03
Jul
10

You shouldn’t be a citizen

…and neither should I.

Will Wilkinson has an enlightening article up about immigration and birthright citizenship:

We’ll pause for the bien-pensants in the audience to finish calling me a xenophobic racist hick donkeyfucker (or whatever barnyard animal they choose).  Done?  Good.  Let’s reëngage our thinking brains and move on, shall we?

Currently, anyone born within U.S. boundaries counts as a U.S. citizen, and it doesn’t matter a bit how mom got in. The proposal to end “birthright citizenship” for the children of unauthorized immigrants springs from less than generous motives, and almost surely runs afoul of the U.S. Constitution. But ending it altogether is a better idea than you might think. (And if you already think it’s a good idea, it’s good for reasons you might find surprising.) For one, it would likely achieve the opposite of its intended result by making America more, rather than less, welcoming to newcomers.

(Emphasis added.)

Let’s quit talking about Arizona for a moment and start talking about Alberta.  I was born in Edmonton, which automagically made me a Canadian citizen and, to some degree or other, a subject to Her Majesty the Queen Elizabeth II.

I did not sign up for any of this “subject” bullshit.  I think the Queen has decent taste in hats — for someone who wears hats for fashion rather than function — but otherwise I really don’t care whether she lives or dies except as the geopolitics thereof affect my personal life.  I am (in the limit) a republican, and resent the notion that I pay taxes towards an organization that purports to support that particular octogenarian, but on the other hand it’d cost far more to divest Canada of the monarchy than does the status quo so I’m basically stuck in the land of I-don’t-give-a-shit.  It’s nice here — cool summers, warm winters; much like Vancouver without the goddamn hippies.

The point of all this rambling is that I’m a citizen of Canada by dumb fucking luck of birth.  When I visit the ‘States, I cheerfully — and, more to the point, productively and mutually beneficially — interact with other people very much like myself (except that they can buy beer at grocery stores for half the price).  Canadian nationalists notwithstanding, venturing south of the 49th doesn’t take me into a twisted fantasy of a John Wayne movie come to life; and American nationalists notwithstanding, venturing back north of the border doesn’t take me into a stilted parody of an Aldous Huxley novel narrated by Michael Moore.  As Wilkinson writes:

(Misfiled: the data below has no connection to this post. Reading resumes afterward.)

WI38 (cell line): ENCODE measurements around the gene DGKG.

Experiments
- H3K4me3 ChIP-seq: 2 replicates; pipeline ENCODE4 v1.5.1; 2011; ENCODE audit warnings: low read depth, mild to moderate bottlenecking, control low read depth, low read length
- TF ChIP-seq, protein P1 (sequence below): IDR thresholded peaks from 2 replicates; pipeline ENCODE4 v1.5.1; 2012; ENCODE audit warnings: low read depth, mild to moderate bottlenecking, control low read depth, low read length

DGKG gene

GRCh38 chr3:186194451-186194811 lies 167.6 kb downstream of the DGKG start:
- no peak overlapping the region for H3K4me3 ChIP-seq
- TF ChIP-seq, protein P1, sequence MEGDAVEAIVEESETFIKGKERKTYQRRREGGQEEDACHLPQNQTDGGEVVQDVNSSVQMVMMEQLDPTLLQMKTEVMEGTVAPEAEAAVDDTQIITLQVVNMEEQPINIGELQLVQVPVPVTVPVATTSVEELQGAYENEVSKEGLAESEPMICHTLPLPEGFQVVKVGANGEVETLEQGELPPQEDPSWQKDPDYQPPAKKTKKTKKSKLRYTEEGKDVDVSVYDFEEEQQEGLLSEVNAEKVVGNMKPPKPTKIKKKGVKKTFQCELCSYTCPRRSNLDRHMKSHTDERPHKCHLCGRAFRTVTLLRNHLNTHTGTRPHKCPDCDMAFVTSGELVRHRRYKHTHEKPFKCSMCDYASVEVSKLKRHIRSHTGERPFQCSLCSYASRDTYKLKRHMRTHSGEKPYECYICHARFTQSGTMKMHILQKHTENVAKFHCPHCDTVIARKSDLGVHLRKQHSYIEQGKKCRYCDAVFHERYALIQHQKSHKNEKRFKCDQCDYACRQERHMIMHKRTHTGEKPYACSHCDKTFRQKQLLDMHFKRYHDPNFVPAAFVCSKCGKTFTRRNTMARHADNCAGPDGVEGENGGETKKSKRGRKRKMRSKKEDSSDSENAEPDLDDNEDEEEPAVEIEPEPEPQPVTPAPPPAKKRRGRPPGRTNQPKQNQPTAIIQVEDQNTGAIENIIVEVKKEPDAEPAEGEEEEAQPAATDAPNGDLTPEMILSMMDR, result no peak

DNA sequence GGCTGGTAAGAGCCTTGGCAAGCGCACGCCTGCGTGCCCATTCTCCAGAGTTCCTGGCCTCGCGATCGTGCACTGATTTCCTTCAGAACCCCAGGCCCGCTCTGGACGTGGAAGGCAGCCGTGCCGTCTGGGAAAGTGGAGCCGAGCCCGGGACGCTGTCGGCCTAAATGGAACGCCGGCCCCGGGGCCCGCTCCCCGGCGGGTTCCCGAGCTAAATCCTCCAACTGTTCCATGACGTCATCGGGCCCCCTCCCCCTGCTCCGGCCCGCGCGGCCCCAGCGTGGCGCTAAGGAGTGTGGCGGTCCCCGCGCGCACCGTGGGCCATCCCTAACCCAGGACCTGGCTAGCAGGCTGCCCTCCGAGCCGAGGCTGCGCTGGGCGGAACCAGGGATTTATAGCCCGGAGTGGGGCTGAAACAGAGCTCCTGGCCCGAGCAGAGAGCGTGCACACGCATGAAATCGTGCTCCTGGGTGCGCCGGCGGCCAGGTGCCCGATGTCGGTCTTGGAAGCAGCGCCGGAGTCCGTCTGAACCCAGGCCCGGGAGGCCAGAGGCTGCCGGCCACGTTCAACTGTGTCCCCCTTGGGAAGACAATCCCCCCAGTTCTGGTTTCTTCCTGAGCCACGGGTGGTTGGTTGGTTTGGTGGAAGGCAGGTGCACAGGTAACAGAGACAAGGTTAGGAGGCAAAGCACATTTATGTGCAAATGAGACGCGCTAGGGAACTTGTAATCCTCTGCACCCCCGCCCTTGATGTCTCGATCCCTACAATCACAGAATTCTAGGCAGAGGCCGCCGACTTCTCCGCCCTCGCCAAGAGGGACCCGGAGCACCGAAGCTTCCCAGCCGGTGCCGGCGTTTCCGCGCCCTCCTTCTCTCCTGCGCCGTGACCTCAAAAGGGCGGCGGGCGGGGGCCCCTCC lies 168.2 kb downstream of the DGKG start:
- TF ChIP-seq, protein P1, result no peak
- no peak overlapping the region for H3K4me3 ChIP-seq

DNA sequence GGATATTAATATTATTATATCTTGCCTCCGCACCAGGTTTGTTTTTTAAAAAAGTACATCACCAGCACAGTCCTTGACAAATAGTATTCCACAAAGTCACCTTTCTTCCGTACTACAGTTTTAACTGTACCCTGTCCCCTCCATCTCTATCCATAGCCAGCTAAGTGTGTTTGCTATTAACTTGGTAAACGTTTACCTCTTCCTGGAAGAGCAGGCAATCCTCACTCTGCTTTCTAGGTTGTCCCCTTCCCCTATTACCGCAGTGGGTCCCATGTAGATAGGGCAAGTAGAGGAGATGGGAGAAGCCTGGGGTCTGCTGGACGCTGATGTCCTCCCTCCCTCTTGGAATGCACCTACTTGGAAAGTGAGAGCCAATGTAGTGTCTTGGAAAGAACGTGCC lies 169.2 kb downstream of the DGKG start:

Well-ordered societies are extended networks of peaceful and productive cooperation, and those networks don’t suddenly stop at political borderlines drawn by conquest and colonization. Americans and Mexicans are deeply intertwined by blood, soil, travel, toil and trade. After all, Arizona was Mexico once upon a time, until the U.S. seized Northwest Mexico and pushed the border south. Efforts to arbitrarily segregate people tied by history, culture, and mutual economic interest are bound to fail.

So.  I have a pair of friends from Germany — your standard well-educated and successful couple with a bright future in front of them and enough potential to wither your eyebrows.  They’ve spent a year and a half or so applying for and eventually earning permanent residence in Canada, and as far as I can tell they want to spend the rest of their lives engaging in mutually advantageous free exchange in the Greater Vancouver area.  Good for them!

But no-one bothered to vet my educational or financial credentials before granting me even more privileges than they so arduously earned.  I gained my citizenship — not just as a Canadian, but as a citizen of the Commonwealth — by virtue of squeezing wetly out of a warm and quiet womb into a loud, bright, and chilly world that just happened to be the west wing of the University of Alberta hospital.  And I did that before I could breathe reliably on my own, let alone before I could demonstrate competitive academic credentials.

Given that damn near everyone who reads this post is, if they go back far enough, the offspring of immigrants — where do we get off claiming citizenship anywhere by sheer boneheaded luck of birthplace?  I can damn well earn my Canadian — and my American — citizenship by any existential criteria you care to name, and every immigrant (including our eventual ancestors) who’s earned citizenship the hard way should be offended that people like us luck into it by happy chance of where we were sprogged.

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1 Response to “You shouldn’t be a citizen”


  1. 1 Laurence Eades
    July 4, 2010 at 11:02

    You say that no one vetted your educational or financial credentials before granting you all the privileges of citizenship. You may not have been vetted but you had rights at birth. Your ancestors earned those rights for you. Someone back there went through the process of becoming a citizen, even if it was coming to Canada before the immigration laws were in effect. Therefore their progeny were born as citizens. The process does not start over with each generation.

    Laurence


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